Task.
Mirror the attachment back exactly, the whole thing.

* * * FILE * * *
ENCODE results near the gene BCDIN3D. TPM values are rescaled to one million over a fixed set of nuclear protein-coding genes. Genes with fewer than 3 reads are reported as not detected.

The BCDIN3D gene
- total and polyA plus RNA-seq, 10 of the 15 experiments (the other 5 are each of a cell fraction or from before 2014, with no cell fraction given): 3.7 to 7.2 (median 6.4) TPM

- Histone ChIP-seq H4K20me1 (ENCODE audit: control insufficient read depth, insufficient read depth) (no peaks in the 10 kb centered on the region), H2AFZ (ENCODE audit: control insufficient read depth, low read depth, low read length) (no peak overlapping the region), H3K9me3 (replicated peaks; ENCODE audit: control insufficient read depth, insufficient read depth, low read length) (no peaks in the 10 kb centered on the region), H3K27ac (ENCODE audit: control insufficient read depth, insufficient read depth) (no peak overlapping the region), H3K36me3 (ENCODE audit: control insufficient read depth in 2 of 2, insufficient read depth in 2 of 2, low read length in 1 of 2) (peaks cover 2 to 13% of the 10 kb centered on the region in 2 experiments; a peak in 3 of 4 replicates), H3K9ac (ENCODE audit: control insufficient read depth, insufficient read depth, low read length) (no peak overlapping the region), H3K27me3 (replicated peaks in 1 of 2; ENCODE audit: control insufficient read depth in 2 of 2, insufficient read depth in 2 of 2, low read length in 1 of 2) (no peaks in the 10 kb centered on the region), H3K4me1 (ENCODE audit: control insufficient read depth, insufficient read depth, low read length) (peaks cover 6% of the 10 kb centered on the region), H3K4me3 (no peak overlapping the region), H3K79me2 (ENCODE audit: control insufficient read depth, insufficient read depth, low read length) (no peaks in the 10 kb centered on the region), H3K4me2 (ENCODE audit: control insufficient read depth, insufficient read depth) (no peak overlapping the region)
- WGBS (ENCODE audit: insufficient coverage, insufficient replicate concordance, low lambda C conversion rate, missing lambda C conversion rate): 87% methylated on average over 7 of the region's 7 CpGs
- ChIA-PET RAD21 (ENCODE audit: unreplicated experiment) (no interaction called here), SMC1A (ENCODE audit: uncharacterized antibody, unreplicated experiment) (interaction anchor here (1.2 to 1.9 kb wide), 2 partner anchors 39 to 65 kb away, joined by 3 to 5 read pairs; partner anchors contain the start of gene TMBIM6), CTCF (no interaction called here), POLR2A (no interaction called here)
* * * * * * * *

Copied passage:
ENCODE results near the gene BCDIN3D. TPM values are rescaled to one million over a fixed set of nuclear protein-coding genes. Genes with fewer than 3 reads are reported as not detected.

The BCDIN3D gene
- total and polyA plus RNA-seq, 10 of the 15 experiments (the other 5 are each of a cell fraction or from before 2014, with no cell fraction given): 3.7 to 7.2 (median 6.4) TPM

- Histone ChIP-seq H4K20me1 (ENCODE audit: control insufficient read depth, insufficient read depth) (no peaks in the 10 kb centered on the region), H2AFZ (ENCODE audit: control insufficient read depth, low read depth, low read length) (no peak overlapping the region), H3K9me3 (replicated peaks; ENCODE audit: control insufficient read depth, insufficient read depth, low read length) (no peaks in the 10 kb centered on the region), H3K27ac (ENCODE audit: control insufficient read depth, insufficient read depth) (no peak overlapping the region), H3K36me3 (ENCODE audit: control insufficient read depth in 2 of 2, insufficient read depth in 2 of 2, low read length in 1 of 2) (peaks cover 2 to 13% of the 10 kb centered on the region in 2 experiments; a peak in 3 of 4 replicates), H3K9ac (ENCODE audit: control insufficient read depth, insufficient read depth, low read length) (no peak overlapping the region), H3K27me3 (replicated peaks in 1 of 2; ENCODE audit: control insufficient read depth in 2 of 2, insufficient read depth in 2 of 2, low read length in 1 of 2) (no peaks in the 10 kb centered on the region), H3K4me1 (ENCODE audit: control insufficient read depth, insufficient read depth, low read length) (peaks cover 6% of the 10 kb centered on the region), H3K4me3 (no peak overlapping the region), H3K79me2 (ENCODE audit: control insufficient read depth, insufficient read depth, low read length) (no peaks in the 10 kb centered on the region), H3K4me2 (ENCODE audit: control insufficient read depth, insufficient read depth) (no peak overlapping the region)
- WGBS (ENCODE audit: insufficient coverage, insufficient replicate concordance, low lambda C conversion rate, missing lambda C conversion rate): 87% methylated on average over 7 of the region's 7 CpGs
- ChIA-PET RAD21 (ENCODE audit: unreplicated experiment) (no interaction called here), SMC1A (ENCODE audit: uncharacterized antibody, unreplicated experiment) (interaction anchor here (1.2 to 1.9 kb wide), 2 partner anchors 39 to 65 kb away, joined by 3 to 5 read pairs; partner anchors contain the start of gene TMBIM6), CTCF (no interaction called here), POLR2A (no interaction called here)